Share this Image On Your Site
What is a thyroid.
The thyroid gland is a small butterfly like gland at the centre of our throat. It is responsible for producing our thyroid hormones which has important functions to our metabolism and development of our body.
However the thyroid gland can become sick. As a result it may produce excessive amount or insufficient amounts of thyroid hormones.
What is hyperthyroidism and what are the symptoms?
Hyperthyroidism occurs when your thyroid gland produces too much thyroid hormones. This will accelerate your body’s metabolism causing a whole spectrum of symptoms :
- heat intolerance
- excessive sweating
- Increased appetite - eating much more than usual yet losing weight
- anxiety, nervousness and irritability
- fatigue or tiredness
- change in bowel habit - going to the toilet more often
- tremors or trembling of fingers and hands
- swollen neck in some cases
- change in your menstrual pattern (Ladies)
In Graves’ disease, you may also notice protrusion of the eyeballs with red and dry eyes In some cases, even double vision
If one has any of the above symptoms, please consult a doctor early for evaluation.
What is Grave’s disease?
One of the most common causes of hyperthyroidism is Graves’s disease.This is an autoimmune condition where the body produces an antibody that, instead of attacking external invading agents, attacks your own thyroid gland. The name of the anti body is known as the thyrotropin receptor antibody or TRAb for short.
TRAb will circulate in the blood stream and attach itself onto the thyroid gland resulting in an excessive production of thyroid hormones.
- Your chance of getting graves’ is higher if
- You have a family history
- or have a history of other autoimmune conditions like rheumatoid arthritis or SLE
- if you are a female in your forties
- if you are under intense stress
- if you are pregnant
- or smoker
Diagnosing & Treating Graves’ Disease
If a patient is suspected of having hyperthyroidism from graves’, blood samples will usually be called for :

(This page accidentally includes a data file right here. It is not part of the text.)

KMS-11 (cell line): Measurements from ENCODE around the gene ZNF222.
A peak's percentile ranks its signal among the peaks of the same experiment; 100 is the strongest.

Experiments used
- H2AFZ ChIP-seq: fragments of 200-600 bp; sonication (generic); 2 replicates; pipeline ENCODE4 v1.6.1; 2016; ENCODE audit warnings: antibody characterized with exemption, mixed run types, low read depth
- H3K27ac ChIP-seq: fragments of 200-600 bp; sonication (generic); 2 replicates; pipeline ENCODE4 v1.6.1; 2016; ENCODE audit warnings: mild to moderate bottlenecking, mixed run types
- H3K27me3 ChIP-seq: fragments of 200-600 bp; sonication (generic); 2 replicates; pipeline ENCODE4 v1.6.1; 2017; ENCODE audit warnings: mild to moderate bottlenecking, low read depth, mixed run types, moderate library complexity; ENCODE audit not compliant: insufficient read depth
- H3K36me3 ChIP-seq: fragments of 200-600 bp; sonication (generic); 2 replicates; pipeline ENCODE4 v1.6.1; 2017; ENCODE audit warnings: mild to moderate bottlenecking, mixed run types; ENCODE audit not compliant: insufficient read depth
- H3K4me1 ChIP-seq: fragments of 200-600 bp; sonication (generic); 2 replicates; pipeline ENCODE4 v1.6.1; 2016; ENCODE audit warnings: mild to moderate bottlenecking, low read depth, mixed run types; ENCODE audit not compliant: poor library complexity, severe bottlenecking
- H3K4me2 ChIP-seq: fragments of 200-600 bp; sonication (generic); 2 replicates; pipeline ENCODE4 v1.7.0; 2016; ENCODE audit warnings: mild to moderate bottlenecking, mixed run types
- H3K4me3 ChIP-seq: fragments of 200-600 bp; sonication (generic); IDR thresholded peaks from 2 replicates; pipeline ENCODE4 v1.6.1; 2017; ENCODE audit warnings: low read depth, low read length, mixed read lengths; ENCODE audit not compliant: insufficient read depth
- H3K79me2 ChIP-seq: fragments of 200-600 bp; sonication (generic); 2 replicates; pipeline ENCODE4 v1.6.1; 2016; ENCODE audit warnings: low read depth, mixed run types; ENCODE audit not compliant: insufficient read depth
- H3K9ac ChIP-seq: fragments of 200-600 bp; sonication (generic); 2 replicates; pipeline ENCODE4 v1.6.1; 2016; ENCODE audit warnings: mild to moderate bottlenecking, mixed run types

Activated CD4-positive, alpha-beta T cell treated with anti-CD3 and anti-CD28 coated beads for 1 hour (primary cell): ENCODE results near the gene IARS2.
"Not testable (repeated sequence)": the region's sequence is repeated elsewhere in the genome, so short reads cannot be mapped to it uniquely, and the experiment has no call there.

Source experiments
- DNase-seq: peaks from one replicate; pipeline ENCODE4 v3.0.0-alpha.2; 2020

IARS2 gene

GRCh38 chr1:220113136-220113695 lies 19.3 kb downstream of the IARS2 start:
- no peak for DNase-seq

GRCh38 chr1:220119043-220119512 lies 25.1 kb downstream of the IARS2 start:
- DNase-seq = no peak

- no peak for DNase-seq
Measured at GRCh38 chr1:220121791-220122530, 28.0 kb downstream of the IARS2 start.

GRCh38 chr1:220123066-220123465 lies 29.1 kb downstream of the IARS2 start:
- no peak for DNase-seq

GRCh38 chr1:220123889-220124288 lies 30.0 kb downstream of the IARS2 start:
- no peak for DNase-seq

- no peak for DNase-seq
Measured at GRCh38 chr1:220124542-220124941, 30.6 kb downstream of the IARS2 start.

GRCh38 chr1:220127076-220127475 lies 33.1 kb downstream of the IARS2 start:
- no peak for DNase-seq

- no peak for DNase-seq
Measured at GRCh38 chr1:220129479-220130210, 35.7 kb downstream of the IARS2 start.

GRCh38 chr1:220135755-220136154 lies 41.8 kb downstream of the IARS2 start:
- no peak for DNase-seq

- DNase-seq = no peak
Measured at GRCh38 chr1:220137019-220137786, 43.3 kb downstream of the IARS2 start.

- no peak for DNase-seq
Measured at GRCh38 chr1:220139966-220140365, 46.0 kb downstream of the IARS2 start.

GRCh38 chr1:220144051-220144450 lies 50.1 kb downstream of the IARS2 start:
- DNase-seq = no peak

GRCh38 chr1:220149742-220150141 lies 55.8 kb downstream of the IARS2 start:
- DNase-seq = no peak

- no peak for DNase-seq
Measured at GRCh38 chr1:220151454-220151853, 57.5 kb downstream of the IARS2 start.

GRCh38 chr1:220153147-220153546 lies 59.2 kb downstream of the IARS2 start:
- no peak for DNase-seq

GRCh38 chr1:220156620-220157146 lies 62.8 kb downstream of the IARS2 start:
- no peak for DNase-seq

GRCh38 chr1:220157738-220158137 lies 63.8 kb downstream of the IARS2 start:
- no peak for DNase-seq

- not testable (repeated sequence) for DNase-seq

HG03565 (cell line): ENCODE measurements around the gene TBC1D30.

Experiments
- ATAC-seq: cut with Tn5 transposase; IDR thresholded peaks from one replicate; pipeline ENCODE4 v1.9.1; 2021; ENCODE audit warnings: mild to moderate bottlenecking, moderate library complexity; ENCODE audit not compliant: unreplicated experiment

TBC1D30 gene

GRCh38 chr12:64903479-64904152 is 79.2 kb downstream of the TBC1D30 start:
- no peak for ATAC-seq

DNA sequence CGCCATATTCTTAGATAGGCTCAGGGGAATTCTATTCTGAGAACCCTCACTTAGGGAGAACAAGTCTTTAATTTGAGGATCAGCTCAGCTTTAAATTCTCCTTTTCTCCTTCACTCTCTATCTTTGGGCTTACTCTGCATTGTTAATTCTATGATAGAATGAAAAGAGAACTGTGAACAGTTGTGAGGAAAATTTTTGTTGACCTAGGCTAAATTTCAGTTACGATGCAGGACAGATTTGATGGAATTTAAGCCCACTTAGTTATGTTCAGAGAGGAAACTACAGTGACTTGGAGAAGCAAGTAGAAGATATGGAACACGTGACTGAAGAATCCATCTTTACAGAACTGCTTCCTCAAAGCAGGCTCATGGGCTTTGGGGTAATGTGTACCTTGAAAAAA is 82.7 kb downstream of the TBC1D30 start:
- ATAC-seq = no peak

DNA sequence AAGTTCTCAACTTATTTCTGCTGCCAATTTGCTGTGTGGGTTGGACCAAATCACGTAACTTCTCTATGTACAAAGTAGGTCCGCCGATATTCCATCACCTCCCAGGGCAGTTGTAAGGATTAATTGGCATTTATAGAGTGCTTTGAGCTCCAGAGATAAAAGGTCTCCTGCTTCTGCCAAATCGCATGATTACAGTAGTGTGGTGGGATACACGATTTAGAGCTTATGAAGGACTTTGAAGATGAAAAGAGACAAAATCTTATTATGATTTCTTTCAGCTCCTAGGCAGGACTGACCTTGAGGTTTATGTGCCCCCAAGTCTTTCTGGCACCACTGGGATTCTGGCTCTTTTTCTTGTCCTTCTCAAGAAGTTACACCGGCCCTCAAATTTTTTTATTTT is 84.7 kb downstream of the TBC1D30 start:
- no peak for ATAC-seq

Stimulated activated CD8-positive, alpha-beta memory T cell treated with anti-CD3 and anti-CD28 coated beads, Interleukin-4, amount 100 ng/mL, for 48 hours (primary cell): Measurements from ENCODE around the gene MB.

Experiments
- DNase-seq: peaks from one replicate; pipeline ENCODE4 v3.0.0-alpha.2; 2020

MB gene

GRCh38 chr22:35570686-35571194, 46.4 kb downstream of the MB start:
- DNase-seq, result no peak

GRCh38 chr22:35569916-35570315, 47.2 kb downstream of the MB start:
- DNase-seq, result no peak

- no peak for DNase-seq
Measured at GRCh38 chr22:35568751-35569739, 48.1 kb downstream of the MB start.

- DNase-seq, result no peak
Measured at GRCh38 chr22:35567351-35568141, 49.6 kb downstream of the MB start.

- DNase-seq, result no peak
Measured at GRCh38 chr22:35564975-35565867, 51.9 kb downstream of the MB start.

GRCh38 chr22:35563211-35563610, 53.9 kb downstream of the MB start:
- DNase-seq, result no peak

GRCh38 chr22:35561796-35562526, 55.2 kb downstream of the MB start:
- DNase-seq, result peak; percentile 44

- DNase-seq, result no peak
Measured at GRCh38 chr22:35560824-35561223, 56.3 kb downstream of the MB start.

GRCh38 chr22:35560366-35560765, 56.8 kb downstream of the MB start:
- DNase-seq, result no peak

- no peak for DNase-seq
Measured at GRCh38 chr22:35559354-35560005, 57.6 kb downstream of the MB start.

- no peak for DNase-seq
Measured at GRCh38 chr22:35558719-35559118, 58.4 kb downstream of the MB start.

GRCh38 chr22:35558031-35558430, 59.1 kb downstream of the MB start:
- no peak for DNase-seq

- thyroid hormone levels and
- the thyrotropin receptor antibody ( TRAb ) levels
And if physical examination reveals a swollen thyroid gland an ultrasound of the neck may be administered to confirm the diagnosis.
Treatment of Graves’ disease involves 3 key processes.
Firstly, reduce the symptoms caused by high thyroid levels so that the patient will feel better. A class of medications we often use to achieve this is the beta blockers. It can help to reduce the palpitations, trembling of hands and even anxiety and nervousness. Some patients report symptoms relief within hours to days of starting this medication.
Secondly, reduce the thyroid hormone levels by administering anti thyroid drugs such as carbimazole, methimazole or propylthiouracil.
These medications cause the thyroid gland to produce less thyroid hormones. Generally upon starting these medications, thyroid hormone levels are typically expected to normalise in 2 months’ time.
Thirdly, to treat the grave’s disease itself.
- The first option would be radio-iodine. This involves the taking radioactive iodine in a capsule of liquid form that slowly destroys the cells of the thyroid gland, thereby reducing hormonal production. It may eventually result in hypothyroidism. This treatment is not suitable for pregnant ladies or breastfeeding mothers.
- The other option would be to remove the thyroid gland through a surgery. This is only considered if the thyroid gland is so swollen that it is pressing on ythe windpipe causing breathing issues or sometimes in pregnant ladies who are unable to tolerate or are allergic to all the antithyroid medications.
Do note that there are pros and cons to each treatment. A detailed consultation with your endocrinologist is crucial to determine the best way forward.
Most importantly, recognise the symptoms of hyperthyroidism. See your endocrinologist or family physician to get it checked if you are suffering from hyperthyroid symptoms. It is very treatable.
By : Dr Chen Yiming
Family Physician, MBBS (Singapore), GDFM (NUS), GDFP Dermatology (NUS)